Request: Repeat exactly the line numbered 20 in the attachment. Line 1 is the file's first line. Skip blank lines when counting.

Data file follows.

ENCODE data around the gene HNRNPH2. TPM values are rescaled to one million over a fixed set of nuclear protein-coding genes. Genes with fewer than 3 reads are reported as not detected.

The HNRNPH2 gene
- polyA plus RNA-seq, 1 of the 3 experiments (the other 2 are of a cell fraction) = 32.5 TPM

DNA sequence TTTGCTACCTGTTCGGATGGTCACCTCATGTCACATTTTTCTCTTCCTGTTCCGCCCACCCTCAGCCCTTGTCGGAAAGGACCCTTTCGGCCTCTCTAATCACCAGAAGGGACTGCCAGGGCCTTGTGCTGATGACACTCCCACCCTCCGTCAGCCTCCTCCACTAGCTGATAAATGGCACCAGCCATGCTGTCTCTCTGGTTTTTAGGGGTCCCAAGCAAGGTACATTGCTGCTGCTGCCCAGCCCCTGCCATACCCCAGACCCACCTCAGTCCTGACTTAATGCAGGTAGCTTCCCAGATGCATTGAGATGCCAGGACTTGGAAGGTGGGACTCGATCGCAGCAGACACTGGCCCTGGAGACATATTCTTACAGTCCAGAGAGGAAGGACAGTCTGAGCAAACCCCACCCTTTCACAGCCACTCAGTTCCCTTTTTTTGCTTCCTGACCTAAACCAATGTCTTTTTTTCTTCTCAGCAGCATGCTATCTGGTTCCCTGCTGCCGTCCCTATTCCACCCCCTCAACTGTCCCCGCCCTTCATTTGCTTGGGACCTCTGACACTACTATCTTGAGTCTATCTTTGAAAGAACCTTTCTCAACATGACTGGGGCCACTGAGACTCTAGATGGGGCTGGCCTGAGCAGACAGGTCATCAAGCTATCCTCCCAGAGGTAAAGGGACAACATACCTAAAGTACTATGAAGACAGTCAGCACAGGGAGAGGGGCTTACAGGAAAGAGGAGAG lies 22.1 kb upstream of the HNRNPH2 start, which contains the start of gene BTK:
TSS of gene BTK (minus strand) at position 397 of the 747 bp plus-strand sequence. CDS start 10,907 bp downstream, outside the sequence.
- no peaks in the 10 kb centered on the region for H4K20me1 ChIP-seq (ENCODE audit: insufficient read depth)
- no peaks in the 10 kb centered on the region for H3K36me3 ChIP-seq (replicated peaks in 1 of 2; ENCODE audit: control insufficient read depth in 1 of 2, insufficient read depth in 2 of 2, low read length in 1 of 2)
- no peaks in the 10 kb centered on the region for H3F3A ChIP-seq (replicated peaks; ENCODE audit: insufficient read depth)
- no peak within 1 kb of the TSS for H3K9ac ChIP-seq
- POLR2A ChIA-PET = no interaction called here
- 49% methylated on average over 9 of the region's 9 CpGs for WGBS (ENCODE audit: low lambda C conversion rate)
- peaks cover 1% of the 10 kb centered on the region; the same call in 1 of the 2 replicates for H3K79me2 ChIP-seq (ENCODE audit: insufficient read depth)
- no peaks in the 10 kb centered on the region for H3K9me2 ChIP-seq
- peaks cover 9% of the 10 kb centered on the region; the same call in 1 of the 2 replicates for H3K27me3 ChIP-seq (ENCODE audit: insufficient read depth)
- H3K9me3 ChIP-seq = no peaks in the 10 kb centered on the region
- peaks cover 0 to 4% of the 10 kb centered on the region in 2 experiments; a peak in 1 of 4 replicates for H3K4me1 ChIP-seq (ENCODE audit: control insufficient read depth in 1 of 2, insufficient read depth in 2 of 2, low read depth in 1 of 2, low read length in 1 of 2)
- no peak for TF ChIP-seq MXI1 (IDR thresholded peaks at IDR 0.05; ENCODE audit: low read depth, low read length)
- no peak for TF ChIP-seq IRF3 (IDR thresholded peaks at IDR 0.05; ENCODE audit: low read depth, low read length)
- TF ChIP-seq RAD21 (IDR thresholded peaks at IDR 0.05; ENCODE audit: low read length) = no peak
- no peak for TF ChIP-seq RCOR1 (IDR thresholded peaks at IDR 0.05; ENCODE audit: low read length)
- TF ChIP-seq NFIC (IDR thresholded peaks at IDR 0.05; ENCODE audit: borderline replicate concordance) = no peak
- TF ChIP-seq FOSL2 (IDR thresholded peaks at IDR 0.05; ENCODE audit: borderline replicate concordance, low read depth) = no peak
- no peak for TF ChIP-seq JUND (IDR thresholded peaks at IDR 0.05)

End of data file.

- no peak for TF ChIP-seq RCOR1 (IDR thresholded peaks at IDR 0.05; ENCODE audit: low read length)